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Saturday, December 16, 2017

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SEVEN DEAD PUPPIES

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Under the Chinaberry Tree

This Week On
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Monday, December 11
Earl Gaddy Cumby Singer
Tuesday, December 12
David Leonard Liberty Jeeps
Wednesday, December 13
Dave Sansom Atlanta Photos
Thursday, December 14
Various Big Spring Warhawks
Friday, December 15
Jim Runge Eldorado Museum
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In Print: On News Stands Now

FAREWELL, MR. HARVEY

by Tumbleweed Smith

The country wonít be the same without Paul Harvey. His calm reassurance was comforting to his millions of listeners. I was a stringer for Paul Harvey for more than forty years and he used most of my stories.

Many people who write about Paul Harvey mention his staccato style of delivery. I donít think that was his most obvious characteristic. I think it was the way he could take an extremely confusing story and make it understandable using a bare minimum of words.

I guess I started listening to Paul Harvey while I was attending Baylor. His rhythm and timing were impeccable. His love of America, with all of its places, people and events, showed up on his broadcasts.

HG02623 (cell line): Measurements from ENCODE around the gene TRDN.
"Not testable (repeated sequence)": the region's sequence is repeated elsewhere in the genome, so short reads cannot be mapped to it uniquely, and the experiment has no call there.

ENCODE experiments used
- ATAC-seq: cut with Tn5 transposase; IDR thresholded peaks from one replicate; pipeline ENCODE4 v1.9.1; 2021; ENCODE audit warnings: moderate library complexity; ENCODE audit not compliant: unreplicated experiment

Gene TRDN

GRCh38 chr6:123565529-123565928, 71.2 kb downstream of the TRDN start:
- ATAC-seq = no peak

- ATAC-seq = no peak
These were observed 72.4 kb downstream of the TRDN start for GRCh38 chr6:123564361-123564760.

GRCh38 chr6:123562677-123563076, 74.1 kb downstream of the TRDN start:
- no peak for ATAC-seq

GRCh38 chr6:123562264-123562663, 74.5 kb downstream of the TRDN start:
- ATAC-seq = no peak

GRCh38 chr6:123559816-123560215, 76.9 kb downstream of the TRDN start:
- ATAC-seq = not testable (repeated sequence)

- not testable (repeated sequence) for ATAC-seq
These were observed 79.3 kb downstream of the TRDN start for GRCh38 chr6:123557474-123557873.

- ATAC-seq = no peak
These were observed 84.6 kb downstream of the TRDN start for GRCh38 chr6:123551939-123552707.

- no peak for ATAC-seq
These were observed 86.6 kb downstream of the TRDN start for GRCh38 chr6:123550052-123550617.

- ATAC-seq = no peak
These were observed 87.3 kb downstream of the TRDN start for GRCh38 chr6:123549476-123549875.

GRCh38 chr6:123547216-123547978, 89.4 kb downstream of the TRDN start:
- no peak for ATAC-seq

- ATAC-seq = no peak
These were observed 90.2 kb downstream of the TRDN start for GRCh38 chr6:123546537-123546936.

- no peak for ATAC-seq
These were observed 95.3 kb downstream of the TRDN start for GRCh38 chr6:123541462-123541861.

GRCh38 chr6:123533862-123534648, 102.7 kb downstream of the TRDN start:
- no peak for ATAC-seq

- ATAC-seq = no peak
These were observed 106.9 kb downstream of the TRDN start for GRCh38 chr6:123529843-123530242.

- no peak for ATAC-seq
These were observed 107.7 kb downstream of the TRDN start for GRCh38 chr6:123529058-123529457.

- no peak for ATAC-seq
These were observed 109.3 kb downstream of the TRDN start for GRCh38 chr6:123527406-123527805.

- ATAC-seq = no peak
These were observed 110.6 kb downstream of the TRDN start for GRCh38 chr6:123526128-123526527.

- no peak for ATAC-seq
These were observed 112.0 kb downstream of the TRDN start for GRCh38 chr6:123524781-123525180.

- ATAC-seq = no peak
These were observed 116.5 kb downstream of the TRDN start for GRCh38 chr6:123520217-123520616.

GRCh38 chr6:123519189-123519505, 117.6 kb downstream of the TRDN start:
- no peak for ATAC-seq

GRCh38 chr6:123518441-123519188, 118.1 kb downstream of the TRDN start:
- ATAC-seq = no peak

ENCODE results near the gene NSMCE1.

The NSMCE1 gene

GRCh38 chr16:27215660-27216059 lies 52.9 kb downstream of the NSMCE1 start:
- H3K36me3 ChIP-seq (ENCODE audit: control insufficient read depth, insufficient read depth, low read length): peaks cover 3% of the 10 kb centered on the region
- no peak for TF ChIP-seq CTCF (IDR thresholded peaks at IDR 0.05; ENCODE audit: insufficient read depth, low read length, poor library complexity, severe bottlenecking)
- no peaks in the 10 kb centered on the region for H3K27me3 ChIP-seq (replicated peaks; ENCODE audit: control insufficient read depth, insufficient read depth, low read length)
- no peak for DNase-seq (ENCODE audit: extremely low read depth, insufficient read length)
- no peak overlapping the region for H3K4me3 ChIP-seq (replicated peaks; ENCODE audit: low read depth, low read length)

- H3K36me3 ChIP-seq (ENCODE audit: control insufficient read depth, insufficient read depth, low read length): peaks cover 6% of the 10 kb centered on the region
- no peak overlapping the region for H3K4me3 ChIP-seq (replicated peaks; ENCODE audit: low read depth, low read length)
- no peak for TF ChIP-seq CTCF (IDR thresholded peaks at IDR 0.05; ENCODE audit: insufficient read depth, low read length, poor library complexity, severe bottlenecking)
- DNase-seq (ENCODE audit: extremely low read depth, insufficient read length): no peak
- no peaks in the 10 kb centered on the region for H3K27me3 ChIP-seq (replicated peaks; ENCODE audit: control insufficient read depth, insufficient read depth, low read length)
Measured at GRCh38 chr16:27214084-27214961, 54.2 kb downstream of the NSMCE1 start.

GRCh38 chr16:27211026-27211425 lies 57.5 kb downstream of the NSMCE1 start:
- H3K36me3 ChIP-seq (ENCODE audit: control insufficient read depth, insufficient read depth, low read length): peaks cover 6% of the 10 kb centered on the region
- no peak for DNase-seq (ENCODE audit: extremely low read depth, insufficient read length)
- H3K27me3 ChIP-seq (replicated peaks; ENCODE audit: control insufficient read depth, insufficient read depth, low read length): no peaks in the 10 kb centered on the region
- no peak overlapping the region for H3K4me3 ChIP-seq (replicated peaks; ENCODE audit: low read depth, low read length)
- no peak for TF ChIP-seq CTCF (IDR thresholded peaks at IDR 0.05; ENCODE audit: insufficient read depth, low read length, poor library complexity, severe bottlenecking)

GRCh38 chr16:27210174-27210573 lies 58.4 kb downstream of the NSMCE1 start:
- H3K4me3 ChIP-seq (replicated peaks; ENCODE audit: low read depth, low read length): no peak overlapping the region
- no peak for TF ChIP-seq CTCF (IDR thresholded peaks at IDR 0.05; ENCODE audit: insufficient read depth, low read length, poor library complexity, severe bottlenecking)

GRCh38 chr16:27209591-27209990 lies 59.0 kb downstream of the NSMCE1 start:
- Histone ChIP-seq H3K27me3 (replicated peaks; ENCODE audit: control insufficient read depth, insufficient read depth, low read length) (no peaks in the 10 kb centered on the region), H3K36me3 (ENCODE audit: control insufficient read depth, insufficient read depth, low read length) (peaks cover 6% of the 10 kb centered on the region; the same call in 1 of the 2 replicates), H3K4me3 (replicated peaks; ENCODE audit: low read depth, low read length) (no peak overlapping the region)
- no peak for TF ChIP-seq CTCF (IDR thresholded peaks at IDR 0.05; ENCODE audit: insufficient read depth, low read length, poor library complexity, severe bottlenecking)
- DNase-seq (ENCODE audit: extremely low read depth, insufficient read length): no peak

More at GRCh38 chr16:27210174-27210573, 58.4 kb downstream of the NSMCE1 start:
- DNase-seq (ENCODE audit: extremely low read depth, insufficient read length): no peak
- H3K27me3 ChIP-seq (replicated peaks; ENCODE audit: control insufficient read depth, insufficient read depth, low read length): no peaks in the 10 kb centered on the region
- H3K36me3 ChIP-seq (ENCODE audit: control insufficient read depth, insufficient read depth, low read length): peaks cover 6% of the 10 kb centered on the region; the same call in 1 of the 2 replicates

He was fascinated by the whole of life. His good humor itself was refreshing. He didnít take himself too seriously.

I donít know how he developed his style, but I imagine it came from listening to the legendary pioneering sportscaster Bill Stern and radio evangelist Garner Ted Armstrong. They both had commanding voices that made you want to stay tuned. And their writing was perfect for radio.

Paul Harvey started his career on KVOO in Tulsa. ABC started carrying his fifteen-minute noon cast in 1951. Over the years he was on more radio stations than any other radio personality, nearly 2,000 when you add in all the Armed Forces Radio stations that carried him.

There wonít be another Paul Harvey. Nobody can take his place. Nobody can write like Paul Harvey did or read with the same commanding voice

Paul Harvey had. When his voice started showing his age, I began to wonder if ABC would just go back to a regular top of the hour newscast after he left the air. I hoped so, because that time slot belonged to Paul Harvey and to no one else He has lots of imitators and rightly so. Broadcast students have taped his broadcasts, dissected them, read along with them, tried to pronounce words the way he did. He used tongue twisters like they were mere recitations of the alphabet. One of his favorites was ďTodayís quote worth re-quoting.Ē Say that ten times real fast.

The first radio station where I worked had a recording of a speech Paul Harvey made in 1959 at the Big Spring chamber of commerce banquet. I listened to it and was fascinated at how he described the way the countryside changes coming out to Big Spring from Fort Worth. He said some beautiful words about the city, its flora and fauna and people. And of course the audience loved it. He mentioned his comments about Big Spring the next morning when he did his national broadcast from the local station.

Paul Harvey used short words, short sentences. He made the difficult simple. His enjoyment of his work showed up in his every broadcast. I miss him.

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